Base in place, Cowley water tower soon to rise

The base is in place, and residents of Cowley will soon see a new giant reaching for the sky in the form of a new 500,000-gallon water tower that will serve local residents for years to come.

Work on the water tower’s base began about three weeks ago, Mayor Joel Peterson said, as general contractor JR Civil of Sheridan began work on the base, first pouring a series of 12 piers that are 30 feet long and 36 inches wide, placed in a circle. The contractor then attached footings above the piers with rebar, and on Friday the work on the base wrapped up with the pouring of the floor. The base includes the piping for the water distribution, Peterson said.

With the base in place, the new 500,000-gallon water tower will soon rise next to the current tower, pictured here behind the base in Cowley.
David Peck photo

“It’s a good crew, and they’re doing good work,” the mayor said.

In about two weeks fabrication work will begin on the tower itself, Peterson said, as subcontractor Phoenix Fabricators and Erectors takes over the project, first constructing the cone, followed by the stem and finally the tank.

“We expect to have it in the air in December,” Peterson said.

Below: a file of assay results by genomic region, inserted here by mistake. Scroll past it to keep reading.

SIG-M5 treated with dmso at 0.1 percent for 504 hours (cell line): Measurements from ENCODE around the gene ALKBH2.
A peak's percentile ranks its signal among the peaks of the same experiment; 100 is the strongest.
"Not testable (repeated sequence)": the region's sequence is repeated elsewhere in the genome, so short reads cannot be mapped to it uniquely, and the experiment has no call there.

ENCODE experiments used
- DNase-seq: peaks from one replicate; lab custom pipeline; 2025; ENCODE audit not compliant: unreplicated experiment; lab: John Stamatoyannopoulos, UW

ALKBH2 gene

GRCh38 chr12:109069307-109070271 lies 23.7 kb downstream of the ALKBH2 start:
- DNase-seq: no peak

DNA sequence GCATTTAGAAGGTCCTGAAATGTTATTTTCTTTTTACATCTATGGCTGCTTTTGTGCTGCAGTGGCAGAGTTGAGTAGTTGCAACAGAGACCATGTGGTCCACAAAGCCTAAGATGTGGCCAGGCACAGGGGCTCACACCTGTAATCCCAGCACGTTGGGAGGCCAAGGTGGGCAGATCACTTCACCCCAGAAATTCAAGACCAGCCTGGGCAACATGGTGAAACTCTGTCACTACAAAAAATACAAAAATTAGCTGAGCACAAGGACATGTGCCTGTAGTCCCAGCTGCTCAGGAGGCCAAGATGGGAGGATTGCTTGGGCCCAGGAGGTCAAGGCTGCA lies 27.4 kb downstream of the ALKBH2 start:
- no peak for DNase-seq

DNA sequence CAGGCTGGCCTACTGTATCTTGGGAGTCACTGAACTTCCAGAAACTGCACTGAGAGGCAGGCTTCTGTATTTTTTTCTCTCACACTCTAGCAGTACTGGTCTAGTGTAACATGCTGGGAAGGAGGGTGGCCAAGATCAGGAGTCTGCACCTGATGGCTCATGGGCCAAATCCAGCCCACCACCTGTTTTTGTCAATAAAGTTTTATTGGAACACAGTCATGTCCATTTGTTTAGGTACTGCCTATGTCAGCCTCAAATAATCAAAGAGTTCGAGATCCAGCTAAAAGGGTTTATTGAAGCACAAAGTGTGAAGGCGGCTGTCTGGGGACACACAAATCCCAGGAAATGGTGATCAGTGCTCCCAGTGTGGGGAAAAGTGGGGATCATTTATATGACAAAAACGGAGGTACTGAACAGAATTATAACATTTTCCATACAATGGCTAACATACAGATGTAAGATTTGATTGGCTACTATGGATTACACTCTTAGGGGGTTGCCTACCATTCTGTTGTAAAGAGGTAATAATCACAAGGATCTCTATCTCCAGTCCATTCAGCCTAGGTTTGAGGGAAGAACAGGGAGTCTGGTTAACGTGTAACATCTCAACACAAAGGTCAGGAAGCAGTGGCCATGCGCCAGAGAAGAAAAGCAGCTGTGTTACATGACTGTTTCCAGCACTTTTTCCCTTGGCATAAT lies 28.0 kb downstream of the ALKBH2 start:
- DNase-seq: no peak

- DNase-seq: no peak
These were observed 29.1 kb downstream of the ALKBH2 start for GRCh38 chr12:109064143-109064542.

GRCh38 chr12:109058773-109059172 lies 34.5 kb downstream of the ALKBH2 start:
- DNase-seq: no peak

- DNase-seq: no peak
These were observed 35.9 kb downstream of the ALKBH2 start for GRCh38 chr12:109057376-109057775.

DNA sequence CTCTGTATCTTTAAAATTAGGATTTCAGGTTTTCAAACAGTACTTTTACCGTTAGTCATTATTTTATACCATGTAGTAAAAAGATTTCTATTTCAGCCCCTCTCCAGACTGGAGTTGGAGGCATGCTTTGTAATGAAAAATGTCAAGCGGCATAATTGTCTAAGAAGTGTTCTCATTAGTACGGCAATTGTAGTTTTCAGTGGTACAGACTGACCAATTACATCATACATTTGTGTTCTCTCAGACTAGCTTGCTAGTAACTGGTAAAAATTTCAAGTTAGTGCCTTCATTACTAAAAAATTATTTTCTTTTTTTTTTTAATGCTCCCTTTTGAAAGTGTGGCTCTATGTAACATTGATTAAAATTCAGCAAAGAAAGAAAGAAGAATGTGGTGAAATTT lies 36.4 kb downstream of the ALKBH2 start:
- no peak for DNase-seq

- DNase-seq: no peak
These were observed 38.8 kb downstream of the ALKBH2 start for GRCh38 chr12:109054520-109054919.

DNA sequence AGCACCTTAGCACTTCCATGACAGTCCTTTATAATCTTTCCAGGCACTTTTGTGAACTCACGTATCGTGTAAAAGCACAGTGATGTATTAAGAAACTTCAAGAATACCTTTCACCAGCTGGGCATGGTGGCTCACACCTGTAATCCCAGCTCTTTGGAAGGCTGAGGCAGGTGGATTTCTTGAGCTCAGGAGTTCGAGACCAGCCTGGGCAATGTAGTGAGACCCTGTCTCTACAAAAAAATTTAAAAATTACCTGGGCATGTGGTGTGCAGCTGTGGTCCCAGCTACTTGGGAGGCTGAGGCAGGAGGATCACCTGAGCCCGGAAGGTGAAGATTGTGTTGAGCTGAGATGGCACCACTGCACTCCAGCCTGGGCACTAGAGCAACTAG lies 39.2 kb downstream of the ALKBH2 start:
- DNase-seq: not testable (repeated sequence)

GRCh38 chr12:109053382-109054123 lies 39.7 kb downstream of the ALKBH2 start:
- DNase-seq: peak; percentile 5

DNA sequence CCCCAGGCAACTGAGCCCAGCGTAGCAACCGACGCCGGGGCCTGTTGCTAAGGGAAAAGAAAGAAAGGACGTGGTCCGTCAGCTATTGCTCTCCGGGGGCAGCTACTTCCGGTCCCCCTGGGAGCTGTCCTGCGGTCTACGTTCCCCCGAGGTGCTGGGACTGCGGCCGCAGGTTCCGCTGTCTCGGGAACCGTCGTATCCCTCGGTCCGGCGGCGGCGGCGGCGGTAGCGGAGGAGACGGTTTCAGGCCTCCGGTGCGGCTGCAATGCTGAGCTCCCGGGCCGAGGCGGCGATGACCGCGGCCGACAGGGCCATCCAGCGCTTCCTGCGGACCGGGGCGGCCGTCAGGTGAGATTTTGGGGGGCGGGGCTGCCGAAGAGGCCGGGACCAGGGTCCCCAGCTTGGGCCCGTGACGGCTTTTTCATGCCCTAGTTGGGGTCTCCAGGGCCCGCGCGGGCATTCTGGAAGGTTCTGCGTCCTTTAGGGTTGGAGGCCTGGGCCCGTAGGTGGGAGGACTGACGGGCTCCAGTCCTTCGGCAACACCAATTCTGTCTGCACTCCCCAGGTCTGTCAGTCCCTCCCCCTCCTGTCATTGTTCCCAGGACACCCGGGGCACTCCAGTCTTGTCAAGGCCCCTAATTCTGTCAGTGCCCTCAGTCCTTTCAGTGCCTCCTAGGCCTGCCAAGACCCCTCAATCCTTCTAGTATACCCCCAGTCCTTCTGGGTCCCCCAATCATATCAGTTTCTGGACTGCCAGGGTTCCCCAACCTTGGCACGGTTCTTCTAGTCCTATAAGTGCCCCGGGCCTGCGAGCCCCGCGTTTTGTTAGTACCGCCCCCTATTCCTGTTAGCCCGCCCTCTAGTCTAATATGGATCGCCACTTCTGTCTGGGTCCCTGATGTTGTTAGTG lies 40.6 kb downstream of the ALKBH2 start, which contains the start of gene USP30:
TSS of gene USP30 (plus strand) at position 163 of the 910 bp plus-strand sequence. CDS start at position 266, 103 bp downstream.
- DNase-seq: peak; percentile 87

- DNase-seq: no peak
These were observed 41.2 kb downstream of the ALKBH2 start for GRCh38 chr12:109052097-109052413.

After the tower and tank are in place, the project will go into a winter shutdown until April, Peterson said, after which the tank will be sealed and the structure painted.

“Then we’ll fill it and flush it, sterilize it and it will be ready for operation,” the mayor said. “Once it’s operational, the other tank will come down, so for four to six months we’ll have two water tanks next to each other in Cowley.”

The current 200,000-gallon tank was built in 1980 when Cowley had some 65 households and around 356 people. Now, the town has about 800 residents and the water system must supply 35 square miles of residences including homes well to the west almost to Deaver, north to the airport, behind Lovell to the east and into the sand hills to the south.

“During the summer months we’re going through 13 million gallons of water a month or about 433,000 gallons of water a day circulating through that tank, (refilling) better than twice a day, which is a problem if there would be an emergency,” Peterson said. “We’d be out of water before we knew it.”

Peterson said the $4.7 million project has been funded about 70 percent by the Wyoming Water Development Commission and 29 percent by the State Revolving Fund, with the Town of Cowley responsible for 1 percent of the cost and the State Loan and Investment Board chipping in $75,000. He noted that the project includes connecting the new water tower to the water system control building on the south edge of the rodeo grounds.

“By the time it’s completed next June, it should be paid off in full,” Peterson said.

By David Peck

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